I am so thankful for my church – a little haven in the midst of this messed up world. One of the ways my husband and I have chosen to deal with the ongoing confusion in the Catholic Church is to return to tradition. We have rediscovered the Latin Mass. I know that there have been periods of corruption in the church when the mass was then said in Latin. The Latin language itself does not necessarily repel corruption (though it is interesting to note that exorcism prayers are most often said in Latin. Hmm.)
What I like about Latin is that it is a dead language, and so the script cannot change. We pray the same exact prayers every week. If you’ve never looked at the modern prayers of the mass and compared them to the traditional version, you might notice some changed or omitted words. Here is an example:
I confess to Almighty God, to Blessed Mary ever Virgin, to Blessed Michael the Archangel, to Blessed John the Baptist, to the Holy Apostles Peter and Paul, to all the angels and saints, and to you my brothers and sisters, that I have sinned exceedingly in thought, word, deed. (He strikes his breast three times saying) through my fault, through my fault, through my most grievous fault, and I ask Blessed Mary ever Virgin, Blessed Michael the Archangel, Blessed John the Baptist, the Holy Apostles Peter and Paul, all the Angels and Saints, and you my brothers and sisters, to pray for me to the Lord our God.
With the new form of the prayer, we leave out asking for the intercession of Michael the Archangel, John the Baptist, Peter and Paul… I don’t know about you, but I’ll take all the help I can get!
Another prayer said by the priest after communion:
P: May Thy Body, O Lord, which I have received, and Thy Blood which I have drunk cleave to mine inmost parts: and do Thou grant that no stain of sin remain in me, whom pure and holy mysteries have refreshed: Who livest and reignest world without end. Amen.
For me, it’s not about the Latin so much – though it does sound absolutely angelic when sung – as the reverence and the fullness and beauty of the old prayers. All of the hymns are traditional hymns focused upon praising God – not of peace and love and what we can do for the world. I believe those songs have their place, but not in the Holy Mass.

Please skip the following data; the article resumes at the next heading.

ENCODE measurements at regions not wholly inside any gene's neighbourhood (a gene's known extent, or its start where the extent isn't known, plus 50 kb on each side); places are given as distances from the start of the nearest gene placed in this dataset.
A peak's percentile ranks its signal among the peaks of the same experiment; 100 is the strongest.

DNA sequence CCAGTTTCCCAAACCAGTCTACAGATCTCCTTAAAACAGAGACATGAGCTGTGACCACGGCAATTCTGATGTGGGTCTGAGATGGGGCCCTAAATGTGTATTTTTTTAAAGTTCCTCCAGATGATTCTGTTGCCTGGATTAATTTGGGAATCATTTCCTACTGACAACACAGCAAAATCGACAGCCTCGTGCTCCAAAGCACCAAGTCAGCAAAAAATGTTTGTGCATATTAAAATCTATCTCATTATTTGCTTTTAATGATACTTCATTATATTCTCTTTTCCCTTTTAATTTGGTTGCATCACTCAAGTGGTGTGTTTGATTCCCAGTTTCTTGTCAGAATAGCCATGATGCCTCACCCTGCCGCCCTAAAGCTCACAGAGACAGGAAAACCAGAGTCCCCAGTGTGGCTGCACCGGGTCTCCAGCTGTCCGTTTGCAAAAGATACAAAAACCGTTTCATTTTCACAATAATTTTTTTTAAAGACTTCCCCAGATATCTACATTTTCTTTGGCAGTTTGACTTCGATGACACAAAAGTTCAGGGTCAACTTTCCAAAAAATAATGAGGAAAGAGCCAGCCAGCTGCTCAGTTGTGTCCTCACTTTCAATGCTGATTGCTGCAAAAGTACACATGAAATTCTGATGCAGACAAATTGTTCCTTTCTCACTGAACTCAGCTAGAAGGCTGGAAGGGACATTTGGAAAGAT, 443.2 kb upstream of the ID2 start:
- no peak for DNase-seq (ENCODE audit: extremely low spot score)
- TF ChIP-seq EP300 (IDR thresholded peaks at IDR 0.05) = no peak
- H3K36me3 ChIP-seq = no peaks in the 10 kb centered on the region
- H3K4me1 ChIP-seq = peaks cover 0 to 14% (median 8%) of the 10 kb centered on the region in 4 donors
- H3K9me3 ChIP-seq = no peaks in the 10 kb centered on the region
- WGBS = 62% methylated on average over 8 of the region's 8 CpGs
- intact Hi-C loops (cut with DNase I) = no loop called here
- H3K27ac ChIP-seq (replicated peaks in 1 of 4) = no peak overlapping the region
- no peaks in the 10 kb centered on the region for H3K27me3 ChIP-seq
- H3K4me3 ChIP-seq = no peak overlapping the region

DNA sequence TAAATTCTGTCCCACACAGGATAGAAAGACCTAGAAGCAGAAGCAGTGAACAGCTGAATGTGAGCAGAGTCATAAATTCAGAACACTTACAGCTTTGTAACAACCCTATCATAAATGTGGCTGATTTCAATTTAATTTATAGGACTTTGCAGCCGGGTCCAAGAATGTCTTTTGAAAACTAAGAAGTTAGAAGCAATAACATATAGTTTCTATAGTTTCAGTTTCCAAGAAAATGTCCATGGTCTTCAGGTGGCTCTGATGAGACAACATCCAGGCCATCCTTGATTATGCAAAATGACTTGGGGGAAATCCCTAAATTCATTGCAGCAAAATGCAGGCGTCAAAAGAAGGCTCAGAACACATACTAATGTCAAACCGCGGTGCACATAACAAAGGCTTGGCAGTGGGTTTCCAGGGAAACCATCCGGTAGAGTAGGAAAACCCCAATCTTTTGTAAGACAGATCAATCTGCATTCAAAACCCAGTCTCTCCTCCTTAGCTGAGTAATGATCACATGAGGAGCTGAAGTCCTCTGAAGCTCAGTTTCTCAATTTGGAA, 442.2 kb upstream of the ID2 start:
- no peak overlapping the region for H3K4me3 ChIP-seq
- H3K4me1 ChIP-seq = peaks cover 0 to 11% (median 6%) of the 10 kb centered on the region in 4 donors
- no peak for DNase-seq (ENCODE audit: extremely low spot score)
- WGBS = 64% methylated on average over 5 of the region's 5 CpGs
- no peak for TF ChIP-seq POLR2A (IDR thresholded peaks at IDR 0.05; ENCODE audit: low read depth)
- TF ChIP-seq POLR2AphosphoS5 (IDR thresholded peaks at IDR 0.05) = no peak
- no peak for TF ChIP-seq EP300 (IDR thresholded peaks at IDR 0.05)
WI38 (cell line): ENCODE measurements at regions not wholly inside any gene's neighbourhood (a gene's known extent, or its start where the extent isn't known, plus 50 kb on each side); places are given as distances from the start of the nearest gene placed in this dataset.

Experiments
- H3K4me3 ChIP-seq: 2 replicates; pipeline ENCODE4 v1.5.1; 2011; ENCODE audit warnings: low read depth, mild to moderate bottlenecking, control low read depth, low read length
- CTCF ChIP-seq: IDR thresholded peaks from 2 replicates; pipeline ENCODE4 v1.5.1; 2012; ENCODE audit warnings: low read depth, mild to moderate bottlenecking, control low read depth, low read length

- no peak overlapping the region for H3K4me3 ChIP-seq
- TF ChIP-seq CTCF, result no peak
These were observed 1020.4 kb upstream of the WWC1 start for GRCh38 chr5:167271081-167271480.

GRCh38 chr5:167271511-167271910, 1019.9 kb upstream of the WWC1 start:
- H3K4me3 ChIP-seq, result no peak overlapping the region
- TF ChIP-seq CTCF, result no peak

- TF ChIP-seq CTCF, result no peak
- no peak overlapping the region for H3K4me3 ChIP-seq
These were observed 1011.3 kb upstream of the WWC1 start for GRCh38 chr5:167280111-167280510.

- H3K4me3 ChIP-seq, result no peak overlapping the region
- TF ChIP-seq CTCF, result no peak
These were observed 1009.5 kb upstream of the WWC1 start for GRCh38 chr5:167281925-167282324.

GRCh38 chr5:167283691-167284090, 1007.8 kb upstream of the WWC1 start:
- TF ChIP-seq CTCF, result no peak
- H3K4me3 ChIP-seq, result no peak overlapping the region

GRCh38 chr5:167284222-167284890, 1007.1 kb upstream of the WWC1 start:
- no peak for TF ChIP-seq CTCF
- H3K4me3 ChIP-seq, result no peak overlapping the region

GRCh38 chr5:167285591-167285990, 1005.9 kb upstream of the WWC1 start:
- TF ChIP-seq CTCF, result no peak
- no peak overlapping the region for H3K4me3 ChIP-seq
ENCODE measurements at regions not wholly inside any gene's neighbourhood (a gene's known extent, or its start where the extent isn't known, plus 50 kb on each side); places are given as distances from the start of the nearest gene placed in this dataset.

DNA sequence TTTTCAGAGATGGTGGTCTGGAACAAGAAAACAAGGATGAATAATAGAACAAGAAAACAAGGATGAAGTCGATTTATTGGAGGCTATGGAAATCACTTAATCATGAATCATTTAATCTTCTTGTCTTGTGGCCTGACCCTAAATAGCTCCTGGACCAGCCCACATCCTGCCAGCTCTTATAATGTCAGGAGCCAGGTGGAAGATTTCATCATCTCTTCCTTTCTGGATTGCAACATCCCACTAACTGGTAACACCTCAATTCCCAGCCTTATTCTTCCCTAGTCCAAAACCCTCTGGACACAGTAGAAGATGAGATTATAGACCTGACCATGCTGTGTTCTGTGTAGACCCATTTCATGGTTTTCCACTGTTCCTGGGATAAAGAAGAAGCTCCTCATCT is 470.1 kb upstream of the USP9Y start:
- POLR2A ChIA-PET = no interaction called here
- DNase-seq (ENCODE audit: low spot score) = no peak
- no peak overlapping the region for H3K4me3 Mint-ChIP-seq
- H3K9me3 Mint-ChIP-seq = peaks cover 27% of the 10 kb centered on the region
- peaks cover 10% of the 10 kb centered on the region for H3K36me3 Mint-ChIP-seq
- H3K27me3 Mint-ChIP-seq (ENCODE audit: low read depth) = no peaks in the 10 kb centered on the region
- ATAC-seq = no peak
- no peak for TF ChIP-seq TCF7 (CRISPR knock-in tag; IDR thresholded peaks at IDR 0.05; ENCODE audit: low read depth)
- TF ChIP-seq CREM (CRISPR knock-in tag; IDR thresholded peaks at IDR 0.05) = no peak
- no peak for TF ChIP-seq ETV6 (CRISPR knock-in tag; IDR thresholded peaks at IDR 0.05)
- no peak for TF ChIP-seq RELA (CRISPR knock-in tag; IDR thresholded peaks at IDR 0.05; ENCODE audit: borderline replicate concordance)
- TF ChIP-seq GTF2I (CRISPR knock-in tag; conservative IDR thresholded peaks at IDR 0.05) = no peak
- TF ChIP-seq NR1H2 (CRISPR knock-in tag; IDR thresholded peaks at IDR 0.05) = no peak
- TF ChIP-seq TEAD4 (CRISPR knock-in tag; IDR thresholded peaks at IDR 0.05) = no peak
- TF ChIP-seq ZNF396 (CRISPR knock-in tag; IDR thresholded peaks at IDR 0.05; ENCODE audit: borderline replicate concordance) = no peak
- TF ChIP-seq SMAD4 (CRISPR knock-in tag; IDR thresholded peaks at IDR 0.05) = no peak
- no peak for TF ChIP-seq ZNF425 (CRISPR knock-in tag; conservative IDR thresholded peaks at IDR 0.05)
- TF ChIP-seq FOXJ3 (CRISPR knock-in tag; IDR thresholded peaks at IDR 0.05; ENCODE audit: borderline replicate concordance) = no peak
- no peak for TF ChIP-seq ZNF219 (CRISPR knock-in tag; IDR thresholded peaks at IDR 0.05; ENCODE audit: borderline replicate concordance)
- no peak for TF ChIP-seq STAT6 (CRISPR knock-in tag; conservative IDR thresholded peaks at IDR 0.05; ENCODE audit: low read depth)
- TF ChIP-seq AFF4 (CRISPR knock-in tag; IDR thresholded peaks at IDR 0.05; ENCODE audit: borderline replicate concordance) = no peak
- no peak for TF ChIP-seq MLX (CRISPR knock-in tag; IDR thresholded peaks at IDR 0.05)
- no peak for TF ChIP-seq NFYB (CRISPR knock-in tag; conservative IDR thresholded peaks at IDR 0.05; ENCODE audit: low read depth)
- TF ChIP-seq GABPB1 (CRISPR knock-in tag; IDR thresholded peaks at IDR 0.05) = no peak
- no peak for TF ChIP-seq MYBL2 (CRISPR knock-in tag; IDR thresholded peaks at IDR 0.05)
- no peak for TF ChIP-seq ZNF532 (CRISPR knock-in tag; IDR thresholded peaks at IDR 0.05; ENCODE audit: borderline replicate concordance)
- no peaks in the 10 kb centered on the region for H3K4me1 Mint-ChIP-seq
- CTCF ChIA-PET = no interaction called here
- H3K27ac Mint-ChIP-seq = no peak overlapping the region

I love being able to receive Jesus on my knees, as it feels appropriate to the magnitude of the gift. I also love that we receive on the tongue with an altar boy holding a gold paten – 2 ways to try to keep the Eucharist from accidentally falling to the floor. It seems prudent to me. I mean, this is Jesus’ body, and it deserves to be treated with extreme reverence. I also think of receiving on the tongue like a baby bird being fed by the momma/daddy bird. I (the baby bird) am starving (spiritually) and helpless to do anything about it of my own accord. Then momma bird swoops in and fills the emptiness. (I hope you are not offended by my analogy.)
For an hour, I feel as though I’ve experienced just a hint of what heaven must be like. The hour passes so quickly.
I particularly love the part right after the offertory when the altar boy incenses Father, then the other altar servers, then the congregation. What awesome symbolism! Another thing I love is that at the beginning of each mass, the whole congregation is sprinkled with Holy Water – just like what happens at Easter – only every week! So in two (additional) ways, we beg pardon and are prepared to receive Jesus at Holy Communion. (BTW -The Kyrie Eleison/Christe Eleison is sung 6 times instead of 3.)